The Martinuik family of Stoneboat Vineyards was particularly excited to be present at the festival, as the timing was perfect for them to show off their new sparkling wine, “Piano Brut”. This Charmat-method sparkling is being released this spring at the approachable price of $23, but Festival-goers had the chance to buy it immediately at the on-site store. Comprised primarily of Pinot Blanc with a touch of Müller-Thurgau, it’s slightly off-dry, with peach flavours and a robust mousse (having been recently bottled). Stoneboat is perhaps best known for their Pinot Noir and Pinotage, both of which ($25) were being poured from the 2010 vintage. In tasting both wines I was taken aback at their highly expressive, fruit-forward aromas that easily wafted from the glass; although either should be able to age well, they are delightfully fresh and engaging at present.
Next door Tinhorn Creek was pulling out all the stops, led by President and Winemaker Sandra Oldfield. She had ensured only the reserve “Oldfield Series” wines were being served, with pouring being assisted by Vice-President Shaun Everest and Sales Manager Mark Butschler. The biggest surprise was seeing the newly released Oldfield Series 2010 Cabernet Franc ($35) on the table, and thus in the on-site store. The Oldfield Cabernet Franc is a brand new addition to the Tinhorn Creek portfolio, and only 374 cases were produced: nine months in bottle have begun to mellow the youthful tannins, but it should still have a long, fruitful life ahead of it. The more mature 2009 Oldfield Merlot ($29) and 2Bench Red ($30) were both showing very well, with round, mouth filling textures, and delicious chocolate flavours. The Oldfield Series white blend, 2011 2Bench White ($23) was also present for a little reminder of its terrific versatility: the soft texture and melon, pear, and peach flavours seem to pair well with almost any type of food.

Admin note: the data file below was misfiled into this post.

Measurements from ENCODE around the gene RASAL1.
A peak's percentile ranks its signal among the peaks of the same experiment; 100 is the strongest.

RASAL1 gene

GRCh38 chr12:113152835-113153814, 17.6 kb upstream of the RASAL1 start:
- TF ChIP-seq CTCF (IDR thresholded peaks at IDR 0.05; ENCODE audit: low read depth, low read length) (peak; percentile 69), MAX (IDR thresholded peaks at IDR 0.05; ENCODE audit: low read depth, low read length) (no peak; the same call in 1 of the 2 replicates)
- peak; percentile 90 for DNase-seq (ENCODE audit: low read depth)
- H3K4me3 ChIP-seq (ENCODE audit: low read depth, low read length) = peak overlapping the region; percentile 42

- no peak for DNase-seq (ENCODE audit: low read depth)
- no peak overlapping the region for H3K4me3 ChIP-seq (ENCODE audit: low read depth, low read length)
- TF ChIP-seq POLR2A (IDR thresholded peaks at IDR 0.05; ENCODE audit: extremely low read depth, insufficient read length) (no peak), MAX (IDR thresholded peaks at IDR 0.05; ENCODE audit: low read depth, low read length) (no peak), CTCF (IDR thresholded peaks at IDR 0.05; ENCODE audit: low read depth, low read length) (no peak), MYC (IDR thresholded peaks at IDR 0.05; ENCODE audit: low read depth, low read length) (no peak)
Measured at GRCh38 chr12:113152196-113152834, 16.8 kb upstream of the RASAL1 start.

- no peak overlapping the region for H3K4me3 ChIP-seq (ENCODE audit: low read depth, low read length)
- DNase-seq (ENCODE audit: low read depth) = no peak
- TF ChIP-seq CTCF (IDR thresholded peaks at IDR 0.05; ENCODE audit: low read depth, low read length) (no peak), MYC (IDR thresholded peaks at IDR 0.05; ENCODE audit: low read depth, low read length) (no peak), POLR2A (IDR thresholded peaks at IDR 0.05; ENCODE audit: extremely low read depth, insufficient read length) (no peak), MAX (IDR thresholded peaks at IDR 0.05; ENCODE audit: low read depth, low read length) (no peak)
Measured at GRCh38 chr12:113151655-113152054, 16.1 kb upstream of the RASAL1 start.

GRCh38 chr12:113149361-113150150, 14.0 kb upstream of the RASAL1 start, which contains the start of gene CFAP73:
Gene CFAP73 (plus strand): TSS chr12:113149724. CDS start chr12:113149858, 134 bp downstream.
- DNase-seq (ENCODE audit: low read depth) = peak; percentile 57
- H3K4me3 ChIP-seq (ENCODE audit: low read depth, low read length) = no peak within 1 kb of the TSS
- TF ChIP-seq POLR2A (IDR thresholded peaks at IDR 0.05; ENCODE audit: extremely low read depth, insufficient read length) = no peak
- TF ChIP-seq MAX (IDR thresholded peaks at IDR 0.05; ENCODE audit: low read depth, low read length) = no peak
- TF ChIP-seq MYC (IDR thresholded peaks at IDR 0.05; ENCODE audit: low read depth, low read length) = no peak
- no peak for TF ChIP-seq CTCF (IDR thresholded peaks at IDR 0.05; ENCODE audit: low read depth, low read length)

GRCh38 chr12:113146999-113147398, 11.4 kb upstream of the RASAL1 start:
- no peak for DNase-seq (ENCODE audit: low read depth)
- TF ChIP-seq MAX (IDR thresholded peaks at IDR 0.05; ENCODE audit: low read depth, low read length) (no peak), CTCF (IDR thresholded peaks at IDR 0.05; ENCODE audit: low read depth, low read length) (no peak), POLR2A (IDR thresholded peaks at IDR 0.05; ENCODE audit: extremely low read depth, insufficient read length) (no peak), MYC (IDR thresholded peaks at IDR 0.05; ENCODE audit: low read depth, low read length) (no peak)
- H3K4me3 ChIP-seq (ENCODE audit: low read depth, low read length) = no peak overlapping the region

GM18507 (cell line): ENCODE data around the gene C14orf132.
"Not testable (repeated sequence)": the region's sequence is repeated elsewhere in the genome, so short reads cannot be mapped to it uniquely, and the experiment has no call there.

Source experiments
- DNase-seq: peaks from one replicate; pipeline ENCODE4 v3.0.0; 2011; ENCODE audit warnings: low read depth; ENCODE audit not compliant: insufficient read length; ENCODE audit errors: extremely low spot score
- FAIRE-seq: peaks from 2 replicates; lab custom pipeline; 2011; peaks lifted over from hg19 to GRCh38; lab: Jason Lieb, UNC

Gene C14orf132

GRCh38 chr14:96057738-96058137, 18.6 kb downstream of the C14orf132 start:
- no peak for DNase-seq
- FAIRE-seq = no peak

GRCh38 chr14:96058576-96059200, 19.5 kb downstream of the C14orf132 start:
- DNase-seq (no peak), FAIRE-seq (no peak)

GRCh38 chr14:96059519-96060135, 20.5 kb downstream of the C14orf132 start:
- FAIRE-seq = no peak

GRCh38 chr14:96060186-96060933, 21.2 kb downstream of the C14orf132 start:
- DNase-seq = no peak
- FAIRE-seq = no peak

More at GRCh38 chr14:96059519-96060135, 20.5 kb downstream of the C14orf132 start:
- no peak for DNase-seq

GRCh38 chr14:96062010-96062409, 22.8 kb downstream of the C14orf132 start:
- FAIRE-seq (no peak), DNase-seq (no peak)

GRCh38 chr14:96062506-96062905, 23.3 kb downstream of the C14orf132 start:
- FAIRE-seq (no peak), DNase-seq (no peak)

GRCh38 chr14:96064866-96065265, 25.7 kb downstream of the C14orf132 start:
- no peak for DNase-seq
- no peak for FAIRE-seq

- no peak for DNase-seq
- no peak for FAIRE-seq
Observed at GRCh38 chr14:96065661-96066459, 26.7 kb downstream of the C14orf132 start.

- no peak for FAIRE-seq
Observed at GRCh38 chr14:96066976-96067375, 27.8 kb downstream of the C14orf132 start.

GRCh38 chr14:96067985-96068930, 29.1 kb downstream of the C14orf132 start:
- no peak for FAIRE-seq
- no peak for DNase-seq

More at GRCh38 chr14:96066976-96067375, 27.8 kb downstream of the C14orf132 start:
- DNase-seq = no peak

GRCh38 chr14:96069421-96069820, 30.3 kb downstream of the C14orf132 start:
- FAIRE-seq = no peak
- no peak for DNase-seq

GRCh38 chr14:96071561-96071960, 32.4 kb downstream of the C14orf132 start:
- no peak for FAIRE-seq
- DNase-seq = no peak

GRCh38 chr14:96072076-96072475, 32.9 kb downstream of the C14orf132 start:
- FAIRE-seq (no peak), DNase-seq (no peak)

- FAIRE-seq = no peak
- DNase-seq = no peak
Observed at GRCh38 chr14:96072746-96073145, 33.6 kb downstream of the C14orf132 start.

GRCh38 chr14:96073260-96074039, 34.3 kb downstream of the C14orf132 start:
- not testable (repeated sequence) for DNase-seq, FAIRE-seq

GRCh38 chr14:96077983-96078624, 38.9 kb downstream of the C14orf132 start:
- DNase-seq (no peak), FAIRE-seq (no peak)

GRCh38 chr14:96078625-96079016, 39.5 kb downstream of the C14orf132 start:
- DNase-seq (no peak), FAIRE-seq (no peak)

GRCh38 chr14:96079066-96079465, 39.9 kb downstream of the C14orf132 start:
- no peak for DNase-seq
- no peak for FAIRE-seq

Nearby, Township 7’s well-known Winemaker Bradley Cooper was helping Proprietor Mike Raffan share a few of their wines. I tried the 2010 Chardonnay ($20) first, and was surprised by the enticing and powerful nose and golden colour; it’s a full-bodied take on the varietal, with plenty of apple and sweet oak flavours. The 2011 Unoaked Chardonnay ($18) keeps the apples, and adds additional fresh tree fruits and citrus in a wine that speaks of summer. The grapes come from Harry McWatters’ Black Sage Bench “Sundial” vineyard, and that close relationship explains why Township 7 was pouring Harry’s McWatters Collection 2011 Chardonnay ($25) at the Trade Tastings. This tasty Chardonnay was both rich in texture and delicate in flavour, with well integrated oak that allowed the fruit to shine alongside hints of toast.
Having spent so much time hunting down BC’s top wines for my collection there weren’t many available for purchase at the Festival which I don’t already own. In addition to my earlier Festival purchases from Nk’Mip, Quails’ Gate, and Sandhill, I added See Ya Later 2010 Rover, which I’ve been eyeing for a while. Lastly, even though it will be widely distributed in stores, I couldn’t help but snag a bottle of Stoneboat’s new Brut to make for an even half-dozen bottles.
Over the weekend I visited the BC Paired Luncheon as well as the Festival Tasting Room one final time with a group of friends on Saturday night. I was pleased to have once again sampled from all of the local talent this year, in addition to some illuminating international exploration. Hearing that next year’s Festival Global Focus is on Sparkling Wine has certainly got me excited to see the international competition and BC’s contribution – we have some charming and sophisticated sparkling wines coming out of BC lately. My congratulations to the Festival Society for another great week, with many more sure to come!